by Karen White
Costume day can be the best of days—so many jubilant students! But if the costumes don’t fit, it can become the worst day. Students are sad, parents are frustrated, and studio owners face the nail-biting uncertainty of getting the right sizes in time for the recital.
Erika Duszny, product development manager at the Pennsylvania-based costume company A Wish Come True, spends her days thinking about costume sizing. Getting it right means a lot, says Duszny, who grew up assisting her mother in making costumes for the studio where her two sisters and brother danced. “Dance costumes have been my entire life,” she says. “I’d get excited to see a costume of mine on stage, but if someone missed on the sizing, even a great style won’t look good.”
Sizing dance students of so many shapes and, well, sizes, can be a tricky process. Duszny shared some tips teachers should consider when they’re making those all-important size decisions.
Consider the costume’s style. The traditional rule of thumb for sizing dance students is to go by the girth measurement. Girth is still the most important measurement when you’re sizing costumes built with length, Duszny says, such as a unitard, leotard, or shortall. But for two-piece costumes, girth takes a back seat to the width measurements of hips, waist, and bust.
Will the fabric stretch? Duszny says costume companies can’t control how much stretch fabric manufacturers put in the cloth they make. But generally, a velour or spandex blend will stretch, while a tightly tailored silk ballet bodice will not. Sequins are often sewn on with thread that doesn’t stretch—which means that pretty sequined neckline might not stretch, either. When in doubt, Duszny advises teachers, call the company’s customer service representative, who can describe the fabric’s stretchiness or mail out a swatch.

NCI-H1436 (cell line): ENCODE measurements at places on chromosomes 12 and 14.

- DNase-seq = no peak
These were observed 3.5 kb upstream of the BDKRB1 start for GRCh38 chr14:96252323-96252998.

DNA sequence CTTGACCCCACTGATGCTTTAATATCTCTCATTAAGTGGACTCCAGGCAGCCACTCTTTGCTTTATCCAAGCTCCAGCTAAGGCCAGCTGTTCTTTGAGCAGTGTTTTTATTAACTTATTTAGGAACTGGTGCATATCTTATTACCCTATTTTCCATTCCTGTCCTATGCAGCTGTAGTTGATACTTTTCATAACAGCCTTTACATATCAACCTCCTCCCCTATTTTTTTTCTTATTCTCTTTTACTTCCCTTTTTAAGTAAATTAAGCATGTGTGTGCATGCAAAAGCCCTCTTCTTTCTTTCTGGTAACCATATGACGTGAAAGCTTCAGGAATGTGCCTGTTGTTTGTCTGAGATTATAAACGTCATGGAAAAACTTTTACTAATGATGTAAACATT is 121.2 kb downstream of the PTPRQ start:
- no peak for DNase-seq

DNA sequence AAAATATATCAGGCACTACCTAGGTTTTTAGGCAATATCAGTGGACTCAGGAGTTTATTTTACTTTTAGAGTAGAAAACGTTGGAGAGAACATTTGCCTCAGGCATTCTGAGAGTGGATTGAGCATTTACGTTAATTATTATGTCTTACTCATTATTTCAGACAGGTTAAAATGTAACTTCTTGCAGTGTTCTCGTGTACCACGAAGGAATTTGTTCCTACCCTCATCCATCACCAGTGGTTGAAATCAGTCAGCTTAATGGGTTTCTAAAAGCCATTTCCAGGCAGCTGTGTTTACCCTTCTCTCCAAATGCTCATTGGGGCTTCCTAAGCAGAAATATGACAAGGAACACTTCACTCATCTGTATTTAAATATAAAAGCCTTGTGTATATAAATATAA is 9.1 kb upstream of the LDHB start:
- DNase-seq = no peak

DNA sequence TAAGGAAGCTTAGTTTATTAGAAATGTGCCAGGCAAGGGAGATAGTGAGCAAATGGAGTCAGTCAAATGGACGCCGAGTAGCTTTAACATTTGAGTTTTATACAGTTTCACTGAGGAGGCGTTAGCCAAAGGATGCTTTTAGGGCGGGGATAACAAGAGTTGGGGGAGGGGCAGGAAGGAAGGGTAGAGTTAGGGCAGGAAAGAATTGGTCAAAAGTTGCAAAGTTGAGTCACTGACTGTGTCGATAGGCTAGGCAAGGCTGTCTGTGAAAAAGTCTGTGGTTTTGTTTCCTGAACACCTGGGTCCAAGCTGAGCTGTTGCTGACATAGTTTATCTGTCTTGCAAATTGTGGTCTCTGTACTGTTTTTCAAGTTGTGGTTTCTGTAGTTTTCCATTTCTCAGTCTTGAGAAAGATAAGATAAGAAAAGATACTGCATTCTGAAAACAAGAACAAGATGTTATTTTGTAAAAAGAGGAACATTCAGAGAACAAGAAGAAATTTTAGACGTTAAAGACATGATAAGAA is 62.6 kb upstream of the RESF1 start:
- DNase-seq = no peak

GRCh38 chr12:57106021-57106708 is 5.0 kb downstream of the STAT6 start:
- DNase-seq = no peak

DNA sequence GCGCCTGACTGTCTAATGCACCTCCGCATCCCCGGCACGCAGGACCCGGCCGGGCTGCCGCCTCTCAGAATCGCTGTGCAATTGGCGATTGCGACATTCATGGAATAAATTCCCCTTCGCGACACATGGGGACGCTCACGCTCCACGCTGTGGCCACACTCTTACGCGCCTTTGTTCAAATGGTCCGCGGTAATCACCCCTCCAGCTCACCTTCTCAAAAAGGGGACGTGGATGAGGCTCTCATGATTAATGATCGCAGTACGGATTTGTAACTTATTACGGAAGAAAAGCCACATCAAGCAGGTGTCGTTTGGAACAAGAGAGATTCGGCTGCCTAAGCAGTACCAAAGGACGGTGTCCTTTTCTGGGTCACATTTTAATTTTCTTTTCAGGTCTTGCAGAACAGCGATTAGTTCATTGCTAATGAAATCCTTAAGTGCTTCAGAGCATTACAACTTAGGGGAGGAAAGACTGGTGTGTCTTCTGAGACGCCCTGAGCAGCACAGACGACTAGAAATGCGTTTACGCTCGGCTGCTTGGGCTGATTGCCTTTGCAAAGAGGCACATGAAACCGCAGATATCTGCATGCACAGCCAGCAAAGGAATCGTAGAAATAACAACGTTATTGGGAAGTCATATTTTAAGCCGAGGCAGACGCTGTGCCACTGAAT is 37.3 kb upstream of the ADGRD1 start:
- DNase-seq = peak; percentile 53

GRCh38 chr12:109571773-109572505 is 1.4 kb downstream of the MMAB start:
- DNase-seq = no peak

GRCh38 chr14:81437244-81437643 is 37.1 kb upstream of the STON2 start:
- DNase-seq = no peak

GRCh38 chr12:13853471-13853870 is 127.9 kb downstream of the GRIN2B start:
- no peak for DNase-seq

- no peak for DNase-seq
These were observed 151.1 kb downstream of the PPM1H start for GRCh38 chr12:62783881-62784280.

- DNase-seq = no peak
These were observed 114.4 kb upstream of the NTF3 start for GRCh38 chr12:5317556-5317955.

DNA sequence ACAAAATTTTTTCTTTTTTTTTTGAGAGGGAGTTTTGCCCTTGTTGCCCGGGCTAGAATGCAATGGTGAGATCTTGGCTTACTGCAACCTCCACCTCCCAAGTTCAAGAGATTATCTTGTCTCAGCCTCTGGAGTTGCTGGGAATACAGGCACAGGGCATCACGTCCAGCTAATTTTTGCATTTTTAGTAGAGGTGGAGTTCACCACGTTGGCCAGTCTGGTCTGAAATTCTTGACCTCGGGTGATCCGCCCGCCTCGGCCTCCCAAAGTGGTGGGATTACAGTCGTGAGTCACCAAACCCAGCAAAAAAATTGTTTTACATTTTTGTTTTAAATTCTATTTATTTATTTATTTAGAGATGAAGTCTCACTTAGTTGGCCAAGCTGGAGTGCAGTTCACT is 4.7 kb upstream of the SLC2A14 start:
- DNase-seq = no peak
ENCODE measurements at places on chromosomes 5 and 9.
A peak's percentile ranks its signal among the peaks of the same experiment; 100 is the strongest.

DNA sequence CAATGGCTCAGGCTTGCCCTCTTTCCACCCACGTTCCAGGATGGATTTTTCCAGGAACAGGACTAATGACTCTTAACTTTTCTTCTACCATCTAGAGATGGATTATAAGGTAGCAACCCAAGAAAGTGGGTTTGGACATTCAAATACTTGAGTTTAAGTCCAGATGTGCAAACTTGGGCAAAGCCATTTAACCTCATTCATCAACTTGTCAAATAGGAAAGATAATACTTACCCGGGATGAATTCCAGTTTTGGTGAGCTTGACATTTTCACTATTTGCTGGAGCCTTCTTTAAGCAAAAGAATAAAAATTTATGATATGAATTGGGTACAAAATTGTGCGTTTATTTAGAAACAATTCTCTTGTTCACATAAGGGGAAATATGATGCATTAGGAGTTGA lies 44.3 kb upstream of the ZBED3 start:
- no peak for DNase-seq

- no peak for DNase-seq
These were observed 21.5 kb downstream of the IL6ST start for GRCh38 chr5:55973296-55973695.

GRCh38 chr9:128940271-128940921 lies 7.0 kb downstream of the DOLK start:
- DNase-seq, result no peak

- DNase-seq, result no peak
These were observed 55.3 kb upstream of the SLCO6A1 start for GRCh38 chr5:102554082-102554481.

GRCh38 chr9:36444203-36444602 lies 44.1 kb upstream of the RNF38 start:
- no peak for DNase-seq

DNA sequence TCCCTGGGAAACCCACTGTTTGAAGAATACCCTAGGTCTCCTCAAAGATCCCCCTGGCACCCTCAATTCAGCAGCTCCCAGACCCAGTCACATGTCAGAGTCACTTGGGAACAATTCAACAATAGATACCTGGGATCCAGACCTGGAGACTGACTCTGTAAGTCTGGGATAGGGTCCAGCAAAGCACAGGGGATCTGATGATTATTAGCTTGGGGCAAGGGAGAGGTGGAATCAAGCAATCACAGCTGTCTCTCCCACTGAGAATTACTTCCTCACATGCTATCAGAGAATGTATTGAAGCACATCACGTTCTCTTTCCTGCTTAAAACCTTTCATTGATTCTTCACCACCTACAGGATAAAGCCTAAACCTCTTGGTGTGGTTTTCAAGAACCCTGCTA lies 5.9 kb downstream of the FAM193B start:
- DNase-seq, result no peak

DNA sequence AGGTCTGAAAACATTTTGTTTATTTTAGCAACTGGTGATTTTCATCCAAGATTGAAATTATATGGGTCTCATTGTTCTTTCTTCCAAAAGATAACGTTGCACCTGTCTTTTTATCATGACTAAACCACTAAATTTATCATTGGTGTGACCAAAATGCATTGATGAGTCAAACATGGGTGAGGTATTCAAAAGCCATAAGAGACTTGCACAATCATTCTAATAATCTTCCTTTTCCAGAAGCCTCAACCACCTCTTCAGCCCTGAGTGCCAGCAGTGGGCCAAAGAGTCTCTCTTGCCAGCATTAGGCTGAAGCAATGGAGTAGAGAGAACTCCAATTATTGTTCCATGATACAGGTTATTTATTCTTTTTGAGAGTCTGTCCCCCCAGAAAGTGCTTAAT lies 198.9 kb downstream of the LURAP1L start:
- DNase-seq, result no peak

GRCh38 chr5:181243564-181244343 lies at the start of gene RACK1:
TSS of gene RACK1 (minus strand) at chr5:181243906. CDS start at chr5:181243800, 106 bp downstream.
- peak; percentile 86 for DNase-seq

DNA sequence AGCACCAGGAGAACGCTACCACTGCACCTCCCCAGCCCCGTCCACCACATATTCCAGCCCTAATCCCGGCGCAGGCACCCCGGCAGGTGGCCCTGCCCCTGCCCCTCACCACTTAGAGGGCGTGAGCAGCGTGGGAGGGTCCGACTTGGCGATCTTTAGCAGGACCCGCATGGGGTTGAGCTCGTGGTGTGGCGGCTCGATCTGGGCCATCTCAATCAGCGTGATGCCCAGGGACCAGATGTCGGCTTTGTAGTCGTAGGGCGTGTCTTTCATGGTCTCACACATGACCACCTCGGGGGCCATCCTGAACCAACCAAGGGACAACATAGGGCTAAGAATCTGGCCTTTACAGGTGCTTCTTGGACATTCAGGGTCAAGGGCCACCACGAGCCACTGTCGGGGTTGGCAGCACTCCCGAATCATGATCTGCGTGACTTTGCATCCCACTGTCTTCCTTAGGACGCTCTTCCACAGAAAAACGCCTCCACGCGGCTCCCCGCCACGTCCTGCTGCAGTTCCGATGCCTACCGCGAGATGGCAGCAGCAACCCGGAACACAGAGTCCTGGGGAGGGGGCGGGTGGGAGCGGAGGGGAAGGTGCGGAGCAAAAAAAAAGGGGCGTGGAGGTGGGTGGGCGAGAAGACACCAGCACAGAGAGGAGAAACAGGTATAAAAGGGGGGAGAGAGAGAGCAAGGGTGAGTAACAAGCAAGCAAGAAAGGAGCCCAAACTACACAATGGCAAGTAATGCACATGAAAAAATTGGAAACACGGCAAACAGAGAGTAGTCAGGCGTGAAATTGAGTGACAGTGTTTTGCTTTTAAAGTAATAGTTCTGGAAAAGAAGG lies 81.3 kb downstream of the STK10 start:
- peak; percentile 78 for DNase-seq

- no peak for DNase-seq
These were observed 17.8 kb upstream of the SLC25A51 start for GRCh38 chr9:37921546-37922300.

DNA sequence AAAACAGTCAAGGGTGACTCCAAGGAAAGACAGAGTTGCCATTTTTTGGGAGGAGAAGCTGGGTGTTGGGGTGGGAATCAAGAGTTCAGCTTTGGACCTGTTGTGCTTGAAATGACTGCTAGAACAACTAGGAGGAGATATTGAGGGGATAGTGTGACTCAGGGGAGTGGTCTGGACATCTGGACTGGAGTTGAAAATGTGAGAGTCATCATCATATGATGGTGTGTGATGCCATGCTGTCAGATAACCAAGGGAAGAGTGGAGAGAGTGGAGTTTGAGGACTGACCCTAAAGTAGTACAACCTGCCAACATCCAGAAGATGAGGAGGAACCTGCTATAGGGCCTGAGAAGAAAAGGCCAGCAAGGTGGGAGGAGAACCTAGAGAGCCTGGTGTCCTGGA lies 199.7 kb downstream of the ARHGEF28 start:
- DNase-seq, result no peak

A size chart is just a guide. If a student’s measurements all fall close to or hit the upper edges of a size according to the size chart, choosing the next size up is a safe choice. But be aware that the costume may need to be altered, Duszny says. If a student’s measurements fit within a size except for girth, the teacher might need to make a judgment call after considering both the costume’s style and the student’s body shape.
What about growth? Who will know if a student measured in October will still fit in that size by the June recital? “This is the hardest question,” Duszny says. As a rule, girls will sprout quickly during the middle-school years, with their growth slowing as they advance though high school. Boys’ growth spurts, though, hit at around age 15 or 16. Duszny says A Wish Come True’s intermediate small child and intermediate medium child sizes are for elementary and middle-school students who gain height (but not weight) quickly.
Not all students progress through sizes in order. For girls’ costumes, the cut of a child size is straight, while adult sizes are cut with a female curve. This means the next size up for a large child might not be small adult (with its tiny waist) but medium adult. Duszny says the next size up for a double extra-large child is extra-large adult.
When in doubt, call the costume company and ask. “If you have two or three girls who are splitting the sizing, or who are super tall and skinny and you can’t figure out the size, call us and we will help you,” she says. “If your student is OK with a tighter fit, we’ll advise this, or if you are OK with having alternations done, we’ll advise that. But the decision is really down to the teacher. You know your students, and that’s better than any chart.”
DSL associate editor Karen White, a former newspaper reporter and freelance writer, has taught dance in private studios and choreographed musicals since age 17 and has no plans to stop.